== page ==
Tuesday, October 2, 2012

Keesh and Tell

LJ Vintage Ads
So it's 1960 and Julia Child has not yet appeared upon the culinary scene, so no one is Mastering the Art of French Cooking yet. That book did not come out until the following year, alas, so Robin Hood Flour is going for the sophisticated cook in this ad. Sort of. I mean, best not call it Quiche Lorraine ("pronounced Keesh Lorrayne," says the copy helpfully) - it's less frightening to say it is a Savoury Bacon-Cheese Pie. And to make it look more like an American, Betty Crocker sort of main course, they have decorated the top with bits of the bacon - just like you'd put sliced olives on a lime gelatin mold, right?

Or something like that.

Quiche became more of a pop culture Thing in the 1970s, and I sort of remember that. Everywhere in New York it was quiche and salad, quiche and salad, and more quiche and more salad. And in 1982 Bruce Feirstein wrote a humorous book called Real Men Don't Eat Quiche - only, of course, they did. Even as late as the mid 1980s, when I attempted to make a Quiche Lorraine in my boyfriend's kitchen, on an oven whose temperature control had broken. It came out tasting fine, but it looked a little lopsided. P.S. I did not garnish it with curlicues of bacon.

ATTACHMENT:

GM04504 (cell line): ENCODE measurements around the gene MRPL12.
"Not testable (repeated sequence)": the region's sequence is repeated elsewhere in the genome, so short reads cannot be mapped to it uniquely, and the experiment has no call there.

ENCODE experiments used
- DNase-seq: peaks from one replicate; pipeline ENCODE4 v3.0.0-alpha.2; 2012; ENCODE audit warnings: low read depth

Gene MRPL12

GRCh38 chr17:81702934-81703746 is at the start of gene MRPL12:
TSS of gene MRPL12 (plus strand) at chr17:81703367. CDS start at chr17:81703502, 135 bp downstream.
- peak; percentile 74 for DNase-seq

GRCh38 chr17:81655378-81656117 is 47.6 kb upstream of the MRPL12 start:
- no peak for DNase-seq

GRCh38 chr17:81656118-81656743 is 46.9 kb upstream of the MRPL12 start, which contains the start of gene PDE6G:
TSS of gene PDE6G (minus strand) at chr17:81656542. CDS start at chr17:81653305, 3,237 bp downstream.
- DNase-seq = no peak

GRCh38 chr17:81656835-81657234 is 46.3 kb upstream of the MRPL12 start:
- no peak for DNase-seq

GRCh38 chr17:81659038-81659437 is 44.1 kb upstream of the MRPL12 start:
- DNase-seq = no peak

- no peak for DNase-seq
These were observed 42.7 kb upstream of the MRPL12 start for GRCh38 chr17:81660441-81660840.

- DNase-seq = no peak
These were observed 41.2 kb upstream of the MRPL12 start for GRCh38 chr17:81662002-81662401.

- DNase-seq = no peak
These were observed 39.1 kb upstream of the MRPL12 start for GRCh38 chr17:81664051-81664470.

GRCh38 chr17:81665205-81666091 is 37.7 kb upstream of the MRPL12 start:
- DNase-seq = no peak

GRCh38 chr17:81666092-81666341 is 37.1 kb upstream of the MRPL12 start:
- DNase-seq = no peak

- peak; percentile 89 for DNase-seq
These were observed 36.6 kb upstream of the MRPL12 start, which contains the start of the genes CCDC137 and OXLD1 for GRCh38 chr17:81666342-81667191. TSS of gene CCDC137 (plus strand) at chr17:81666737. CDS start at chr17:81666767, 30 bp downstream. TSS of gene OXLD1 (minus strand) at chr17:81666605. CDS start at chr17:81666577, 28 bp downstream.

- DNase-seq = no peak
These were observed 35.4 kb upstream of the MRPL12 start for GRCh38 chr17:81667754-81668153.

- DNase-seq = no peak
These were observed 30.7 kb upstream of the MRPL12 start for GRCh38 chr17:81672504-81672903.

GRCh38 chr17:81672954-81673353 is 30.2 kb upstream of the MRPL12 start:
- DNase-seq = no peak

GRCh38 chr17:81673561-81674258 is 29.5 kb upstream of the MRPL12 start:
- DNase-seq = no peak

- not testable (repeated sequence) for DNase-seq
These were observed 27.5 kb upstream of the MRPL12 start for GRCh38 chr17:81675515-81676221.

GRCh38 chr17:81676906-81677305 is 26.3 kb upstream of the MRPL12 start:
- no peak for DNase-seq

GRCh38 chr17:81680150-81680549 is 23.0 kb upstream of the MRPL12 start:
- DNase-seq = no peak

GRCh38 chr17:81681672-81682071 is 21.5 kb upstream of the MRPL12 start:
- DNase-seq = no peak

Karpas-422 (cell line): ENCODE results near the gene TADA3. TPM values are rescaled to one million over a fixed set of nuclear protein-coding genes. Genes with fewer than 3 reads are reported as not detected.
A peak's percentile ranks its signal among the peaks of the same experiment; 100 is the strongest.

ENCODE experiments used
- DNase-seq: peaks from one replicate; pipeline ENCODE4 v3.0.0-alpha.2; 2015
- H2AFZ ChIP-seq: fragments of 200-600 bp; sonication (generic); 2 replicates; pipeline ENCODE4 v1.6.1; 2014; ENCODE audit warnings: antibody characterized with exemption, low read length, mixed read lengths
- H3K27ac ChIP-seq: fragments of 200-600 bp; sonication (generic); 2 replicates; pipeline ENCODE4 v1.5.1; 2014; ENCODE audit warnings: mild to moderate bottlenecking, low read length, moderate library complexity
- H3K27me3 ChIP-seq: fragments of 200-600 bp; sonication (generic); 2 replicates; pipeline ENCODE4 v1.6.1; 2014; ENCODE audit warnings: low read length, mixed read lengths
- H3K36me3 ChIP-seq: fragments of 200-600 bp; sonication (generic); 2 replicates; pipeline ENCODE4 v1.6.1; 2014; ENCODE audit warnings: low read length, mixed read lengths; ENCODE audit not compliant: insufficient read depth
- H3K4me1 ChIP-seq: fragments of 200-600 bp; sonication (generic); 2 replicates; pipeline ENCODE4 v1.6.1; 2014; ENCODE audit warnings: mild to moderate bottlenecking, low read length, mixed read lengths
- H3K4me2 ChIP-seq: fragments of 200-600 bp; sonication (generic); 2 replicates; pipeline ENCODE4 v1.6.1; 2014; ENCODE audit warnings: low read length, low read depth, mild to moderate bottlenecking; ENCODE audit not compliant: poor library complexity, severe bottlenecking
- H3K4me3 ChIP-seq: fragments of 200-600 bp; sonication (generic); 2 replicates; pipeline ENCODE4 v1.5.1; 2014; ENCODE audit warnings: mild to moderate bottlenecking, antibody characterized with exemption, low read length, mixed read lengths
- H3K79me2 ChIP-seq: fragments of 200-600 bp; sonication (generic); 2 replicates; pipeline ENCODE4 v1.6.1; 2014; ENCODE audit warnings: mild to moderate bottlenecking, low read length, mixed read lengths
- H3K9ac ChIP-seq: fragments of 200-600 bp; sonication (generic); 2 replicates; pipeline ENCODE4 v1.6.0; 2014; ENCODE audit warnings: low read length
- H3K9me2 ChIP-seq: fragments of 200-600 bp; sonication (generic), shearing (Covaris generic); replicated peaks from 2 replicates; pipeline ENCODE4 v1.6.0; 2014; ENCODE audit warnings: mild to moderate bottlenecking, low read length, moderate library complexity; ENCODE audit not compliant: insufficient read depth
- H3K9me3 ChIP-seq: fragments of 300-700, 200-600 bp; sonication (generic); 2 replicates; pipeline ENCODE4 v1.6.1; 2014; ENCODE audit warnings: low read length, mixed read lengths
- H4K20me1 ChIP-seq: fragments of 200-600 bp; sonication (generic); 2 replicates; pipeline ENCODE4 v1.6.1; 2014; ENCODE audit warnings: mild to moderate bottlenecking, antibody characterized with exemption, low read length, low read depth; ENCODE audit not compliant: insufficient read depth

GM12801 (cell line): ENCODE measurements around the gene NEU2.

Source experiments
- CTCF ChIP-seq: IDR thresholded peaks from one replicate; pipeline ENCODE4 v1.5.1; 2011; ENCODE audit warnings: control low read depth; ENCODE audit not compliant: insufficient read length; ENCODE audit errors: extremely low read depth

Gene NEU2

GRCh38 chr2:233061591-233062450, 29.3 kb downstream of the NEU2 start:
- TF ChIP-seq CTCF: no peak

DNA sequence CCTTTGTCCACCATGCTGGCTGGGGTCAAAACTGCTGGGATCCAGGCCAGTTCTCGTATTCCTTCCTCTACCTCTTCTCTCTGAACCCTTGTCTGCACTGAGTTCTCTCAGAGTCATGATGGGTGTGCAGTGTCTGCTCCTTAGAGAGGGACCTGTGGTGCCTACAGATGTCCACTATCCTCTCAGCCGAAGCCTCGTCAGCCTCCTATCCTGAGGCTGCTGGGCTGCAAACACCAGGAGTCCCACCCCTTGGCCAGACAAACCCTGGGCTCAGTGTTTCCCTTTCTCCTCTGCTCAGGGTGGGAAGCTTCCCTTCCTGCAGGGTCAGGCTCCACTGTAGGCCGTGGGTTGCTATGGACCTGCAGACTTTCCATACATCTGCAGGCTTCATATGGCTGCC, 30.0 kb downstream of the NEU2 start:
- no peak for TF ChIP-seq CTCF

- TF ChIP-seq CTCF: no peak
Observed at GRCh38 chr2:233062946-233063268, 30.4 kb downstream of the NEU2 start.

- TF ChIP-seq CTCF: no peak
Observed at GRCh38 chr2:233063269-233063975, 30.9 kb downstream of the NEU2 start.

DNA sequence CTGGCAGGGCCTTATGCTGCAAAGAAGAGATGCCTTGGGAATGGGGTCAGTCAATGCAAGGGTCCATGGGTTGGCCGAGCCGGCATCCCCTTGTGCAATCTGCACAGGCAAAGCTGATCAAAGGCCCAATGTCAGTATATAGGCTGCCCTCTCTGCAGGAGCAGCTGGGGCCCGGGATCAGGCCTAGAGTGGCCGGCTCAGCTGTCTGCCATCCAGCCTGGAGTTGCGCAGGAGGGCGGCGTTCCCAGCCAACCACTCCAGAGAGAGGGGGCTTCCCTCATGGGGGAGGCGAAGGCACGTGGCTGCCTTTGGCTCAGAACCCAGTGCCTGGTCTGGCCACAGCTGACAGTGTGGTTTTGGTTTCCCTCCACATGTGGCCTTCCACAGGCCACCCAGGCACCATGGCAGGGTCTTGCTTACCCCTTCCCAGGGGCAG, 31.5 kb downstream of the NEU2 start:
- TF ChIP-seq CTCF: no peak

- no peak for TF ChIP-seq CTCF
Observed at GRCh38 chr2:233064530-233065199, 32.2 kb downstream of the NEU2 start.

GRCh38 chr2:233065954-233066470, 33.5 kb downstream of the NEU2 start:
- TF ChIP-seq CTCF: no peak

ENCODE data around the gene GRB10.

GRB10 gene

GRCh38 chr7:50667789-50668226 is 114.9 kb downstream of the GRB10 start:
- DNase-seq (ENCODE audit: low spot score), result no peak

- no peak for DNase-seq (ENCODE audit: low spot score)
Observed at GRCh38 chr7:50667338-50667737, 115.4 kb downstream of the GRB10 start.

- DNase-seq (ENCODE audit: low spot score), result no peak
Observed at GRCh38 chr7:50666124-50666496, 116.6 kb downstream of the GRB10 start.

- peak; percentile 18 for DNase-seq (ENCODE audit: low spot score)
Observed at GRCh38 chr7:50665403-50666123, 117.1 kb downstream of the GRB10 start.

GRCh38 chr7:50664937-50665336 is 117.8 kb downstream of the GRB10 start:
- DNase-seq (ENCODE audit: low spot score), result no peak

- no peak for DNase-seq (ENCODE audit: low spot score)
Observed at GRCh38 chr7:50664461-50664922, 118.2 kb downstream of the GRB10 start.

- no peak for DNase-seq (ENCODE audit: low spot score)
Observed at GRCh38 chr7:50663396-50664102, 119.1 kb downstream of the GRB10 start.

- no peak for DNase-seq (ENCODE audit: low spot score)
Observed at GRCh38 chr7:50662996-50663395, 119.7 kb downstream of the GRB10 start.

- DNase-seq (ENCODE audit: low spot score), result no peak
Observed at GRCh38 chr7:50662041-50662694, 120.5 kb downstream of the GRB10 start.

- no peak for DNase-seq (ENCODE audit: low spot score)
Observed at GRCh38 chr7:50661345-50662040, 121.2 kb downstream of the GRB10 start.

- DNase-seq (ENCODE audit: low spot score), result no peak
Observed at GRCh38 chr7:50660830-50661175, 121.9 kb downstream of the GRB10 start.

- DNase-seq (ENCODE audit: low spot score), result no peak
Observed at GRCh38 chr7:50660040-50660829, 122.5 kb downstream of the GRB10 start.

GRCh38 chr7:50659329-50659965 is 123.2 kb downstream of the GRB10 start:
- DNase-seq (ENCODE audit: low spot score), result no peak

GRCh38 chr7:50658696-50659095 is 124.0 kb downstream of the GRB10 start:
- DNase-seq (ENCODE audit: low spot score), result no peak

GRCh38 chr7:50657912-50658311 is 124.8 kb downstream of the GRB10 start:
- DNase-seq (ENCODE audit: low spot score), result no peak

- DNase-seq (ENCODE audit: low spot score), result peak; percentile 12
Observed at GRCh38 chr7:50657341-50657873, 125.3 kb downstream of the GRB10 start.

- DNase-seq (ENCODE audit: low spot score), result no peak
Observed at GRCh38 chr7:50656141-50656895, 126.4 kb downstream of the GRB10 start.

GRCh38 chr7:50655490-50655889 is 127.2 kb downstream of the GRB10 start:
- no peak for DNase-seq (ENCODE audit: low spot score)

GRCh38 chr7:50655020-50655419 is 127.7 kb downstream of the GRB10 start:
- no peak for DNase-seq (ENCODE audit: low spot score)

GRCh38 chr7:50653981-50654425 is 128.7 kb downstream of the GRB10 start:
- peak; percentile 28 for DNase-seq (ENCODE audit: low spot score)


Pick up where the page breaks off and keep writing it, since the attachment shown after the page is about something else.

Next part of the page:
Big version of this ad over at the link.


Grandma`s Goulash said...

I made my first quiche in the early seventies, but I may have preceded Julia with the french cuisine. In the late sixties, I spent the better part of a winter mastering a pastry wrapped roast beef that I found in a french cookbook. The trick was getting the beef and the pastry fully cooked at the same time. Timing and the size and shape of the roast were the key.

Marcheline said...

I adore quiche! Make it all the time. Nothing makes for a better quick-heat breakfast on mornings that you don't feel like cooking. I add diced ham, or bacon, onions, cheese, all sorts of stuff - to keep things interesting!